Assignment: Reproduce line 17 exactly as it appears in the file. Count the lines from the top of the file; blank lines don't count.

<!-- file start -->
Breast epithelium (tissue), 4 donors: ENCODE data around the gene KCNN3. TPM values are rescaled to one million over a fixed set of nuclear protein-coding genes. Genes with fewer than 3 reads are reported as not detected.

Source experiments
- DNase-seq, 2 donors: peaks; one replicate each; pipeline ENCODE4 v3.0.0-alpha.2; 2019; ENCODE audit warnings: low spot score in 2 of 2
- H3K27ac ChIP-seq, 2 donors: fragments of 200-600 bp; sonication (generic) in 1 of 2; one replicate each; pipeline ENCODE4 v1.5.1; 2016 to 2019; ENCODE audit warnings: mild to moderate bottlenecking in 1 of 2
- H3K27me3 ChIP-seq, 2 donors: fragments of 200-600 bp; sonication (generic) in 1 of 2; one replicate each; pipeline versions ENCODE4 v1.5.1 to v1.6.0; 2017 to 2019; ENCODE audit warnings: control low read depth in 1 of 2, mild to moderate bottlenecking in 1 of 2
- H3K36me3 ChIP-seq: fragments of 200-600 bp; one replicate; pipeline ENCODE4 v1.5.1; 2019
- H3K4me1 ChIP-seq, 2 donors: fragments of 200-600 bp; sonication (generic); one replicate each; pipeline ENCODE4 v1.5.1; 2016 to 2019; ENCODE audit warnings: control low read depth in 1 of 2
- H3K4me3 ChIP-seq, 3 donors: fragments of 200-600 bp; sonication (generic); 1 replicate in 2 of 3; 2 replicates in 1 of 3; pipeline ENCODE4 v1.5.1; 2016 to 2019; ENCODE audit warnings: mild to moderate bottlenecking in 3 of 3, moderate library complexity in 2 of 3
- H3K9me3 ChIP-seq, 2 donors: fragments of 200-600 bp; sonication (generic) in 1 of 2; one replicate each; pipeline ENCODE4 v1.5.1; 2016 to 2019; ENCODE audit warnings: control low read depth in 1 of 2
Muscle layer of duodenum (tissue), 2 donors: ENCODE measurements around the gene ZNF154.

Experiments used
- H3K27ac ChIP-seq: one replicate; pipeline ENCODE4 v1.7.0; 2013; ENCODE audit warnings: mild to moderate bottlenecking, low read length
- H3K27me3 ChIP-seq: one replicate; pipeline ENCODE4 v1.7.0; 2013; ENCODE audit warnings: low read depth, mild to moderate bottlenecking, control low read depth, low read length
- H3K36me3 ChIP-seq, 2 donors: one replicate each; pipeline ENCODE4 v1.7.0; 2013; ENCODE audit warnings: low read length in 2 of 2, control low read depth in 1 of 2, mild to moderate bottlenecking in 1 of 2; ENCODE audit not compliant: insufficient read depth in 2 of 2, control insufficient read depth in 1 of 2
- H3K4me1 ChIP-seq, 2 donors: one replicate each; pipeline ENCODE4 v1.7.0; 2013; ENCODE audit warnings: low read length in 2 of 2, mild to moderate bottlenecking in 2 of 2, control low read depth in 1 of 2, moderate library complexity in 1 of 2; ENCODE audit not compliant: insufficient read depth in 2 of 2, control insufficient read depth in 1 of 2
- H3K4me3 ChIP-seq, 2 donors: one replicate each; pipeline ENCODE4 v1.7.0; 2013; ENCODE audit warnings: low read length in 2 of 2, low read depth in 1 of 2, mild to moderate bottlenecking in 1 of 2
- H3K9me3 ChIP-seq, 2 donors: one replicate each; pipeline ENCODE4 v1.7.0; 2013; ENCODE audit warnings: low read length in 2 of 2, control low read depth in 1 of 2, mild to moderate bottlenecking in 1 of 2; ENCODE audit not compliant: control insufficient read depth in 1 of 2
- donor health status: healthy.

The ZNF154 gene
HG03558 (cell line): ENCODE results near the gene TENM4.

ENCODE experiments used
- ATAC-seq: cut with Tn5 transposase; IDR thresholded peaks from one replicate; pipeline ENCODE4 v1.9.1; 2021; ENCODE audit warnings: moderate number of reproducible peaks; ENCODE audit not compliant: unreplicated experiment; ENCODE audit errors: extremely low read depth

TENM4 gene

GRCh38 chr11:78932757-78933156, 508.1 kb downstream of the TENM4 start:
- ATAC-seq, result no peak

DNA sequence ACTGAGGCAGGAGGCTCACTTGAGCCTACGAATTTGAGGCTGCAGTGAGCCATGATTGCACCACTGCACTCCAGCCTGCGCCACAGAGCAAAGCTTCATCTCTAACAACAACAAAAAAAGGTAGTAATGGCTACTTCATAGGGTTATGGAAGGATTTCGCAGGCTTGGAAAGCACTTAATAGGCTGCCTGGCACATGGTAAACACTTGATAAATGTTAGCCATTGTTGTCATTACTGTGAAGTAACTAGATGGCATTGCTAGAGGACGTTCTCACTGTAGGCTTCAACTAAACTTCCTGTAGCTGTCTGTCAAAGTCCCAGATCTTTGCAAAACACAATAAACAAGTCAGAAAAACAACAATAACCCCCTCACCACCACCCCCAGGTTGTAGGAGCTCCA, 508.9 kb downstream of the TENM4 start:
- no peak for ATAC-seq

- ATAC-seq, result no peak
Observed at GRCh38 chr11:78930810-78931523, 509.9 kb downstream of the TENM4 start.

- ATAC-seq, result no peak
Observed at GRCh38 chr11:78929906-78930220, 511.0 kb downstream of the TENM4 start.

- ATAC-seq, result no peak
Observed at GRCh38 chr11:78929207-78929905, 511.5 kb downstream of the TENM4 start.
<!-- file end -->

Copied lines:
- H3K9me3 ChIP-seq, 2 donors: one replicate each; pipeline ENCODE4 v1.7.0; 2013; ENCODE audit warnings: low read length in 2 of 2, control low read depth in 1 of 2, mild to moderate bottlenecking in 1 of 2; ENCODE audit not compliant: control insufficient read depth in 1 of 2